Providing the personal touch

As learning materials shift from print to digital, there are opportunities for publishers to create dynamic digital textbooks, says Charlie Harrington

What many don’t realise is that new education technology is also helping teachers put the personal touch back into teaching. There’s a common misconception that technology in education is being used to replace teachers, when rather technology is actually being used as an effective tool to empower teachers. Technology can help teachers better understand student needs and provide students with an increasingly tailored educational experience.

One size no longer fits all 

Digital learning materials introduce new opportunities to help teachers measure and improve student learning. As students work through lessons online or study with interactive digital textbooks, adaptive learning technology analyses anonymised data to figure out what a student knows and how they learn best, and makes recommendations for next steps. Students and teachers can leverage learning analytics — i.e., observed or inferred metrics about student performance gleaned from data — to personalise learning experiences.

Furthermore, rather than rely on periodic high-stakes exams, adaptive learning technology enables continuous assessment of student performance — making it easier to know what a student needs before they fail or become disengaged. Imagine if an educator were able to quickly see exactly which concepts each student in a class of 30+ students knew at any given moment. Teachers could immediately identify skills gaps and tailor lessons accordingly to aid students in need of help or challenge advanced students. Educators could spend far less time figuring out each student’s level of knowledge, which constantly changes, and spend far more time actually teaching, engaging, and inspiring students.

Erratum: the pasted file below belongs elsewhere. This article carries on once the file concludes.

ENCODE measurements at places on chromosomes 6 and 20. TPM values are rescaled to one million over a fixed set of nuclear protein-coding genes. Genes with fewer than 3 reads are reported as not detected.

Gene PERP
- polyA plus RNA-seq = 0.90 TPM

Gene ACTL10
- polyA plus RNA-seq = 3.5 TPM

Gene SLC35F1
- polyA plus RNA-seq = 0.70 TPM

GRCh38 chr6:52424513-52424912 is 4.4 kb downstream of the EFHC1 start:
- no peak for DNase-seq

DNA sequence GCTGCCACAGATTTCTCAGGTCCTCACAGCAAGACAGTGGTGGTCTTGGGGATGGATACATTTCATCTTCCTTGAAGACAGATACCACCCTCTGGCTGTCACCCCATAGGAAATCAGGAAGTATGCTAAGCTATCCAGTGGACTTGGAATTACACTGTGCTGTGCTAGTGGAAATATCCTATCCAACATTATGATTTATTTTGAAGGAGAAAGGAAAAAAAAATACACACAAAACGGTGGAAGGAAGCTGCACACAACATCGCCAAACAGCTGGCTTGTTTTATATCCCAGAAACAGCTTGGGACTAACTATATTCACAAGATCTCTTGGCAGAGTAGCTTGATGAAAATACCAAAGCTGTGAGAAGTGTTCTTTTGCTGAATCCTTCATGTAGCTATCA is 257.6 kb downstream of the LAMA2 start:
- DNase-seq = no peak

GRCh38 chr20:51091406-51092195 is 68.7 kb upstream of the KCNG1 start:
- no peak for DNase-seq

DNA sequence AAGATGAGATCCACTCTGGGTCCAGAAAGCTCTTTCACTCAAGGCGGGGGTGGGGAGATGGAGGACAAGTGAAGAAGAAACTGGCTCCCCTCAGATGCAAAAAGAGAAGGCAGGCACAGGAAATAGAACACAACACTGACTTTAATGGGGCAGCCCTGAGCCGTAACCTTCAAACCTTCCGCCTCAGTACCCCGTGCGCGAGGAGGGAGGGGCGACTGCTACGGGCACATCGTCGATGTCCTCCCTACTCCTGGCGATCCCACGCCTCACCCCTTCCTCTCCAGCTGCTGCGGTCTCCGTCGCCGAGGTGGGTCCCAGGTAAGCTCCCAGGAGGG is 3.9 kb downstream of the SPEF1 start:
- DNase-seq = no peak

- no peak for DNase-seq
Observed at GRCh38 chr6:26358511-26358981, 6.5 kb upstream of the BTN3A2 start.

Flipping the classroom

Technology’s impact on education may also change the way that classrooms are structured and alter the teacher’s role. Many teachers are adopting the “flipped classroom” method, in which students learn about concepts on their own and then participate in group activities in the classroom, with the help of the instructor. Whilst this may sound counterintuitive, the concept can actually revitalise the learning environment by providing more opportunities for students to learn through hands-on activity. 

Additionally, the flipped classroom lets teachers shift to the role of guide or coach. Rather than leading lecture-based classes, teachers can arrange creative group work, interactive debates, or small group sessions in order to better engage students or differentiate instruction. In a flipped classroom, teachers have more opportunities to interact with students and provide individual help during school hours.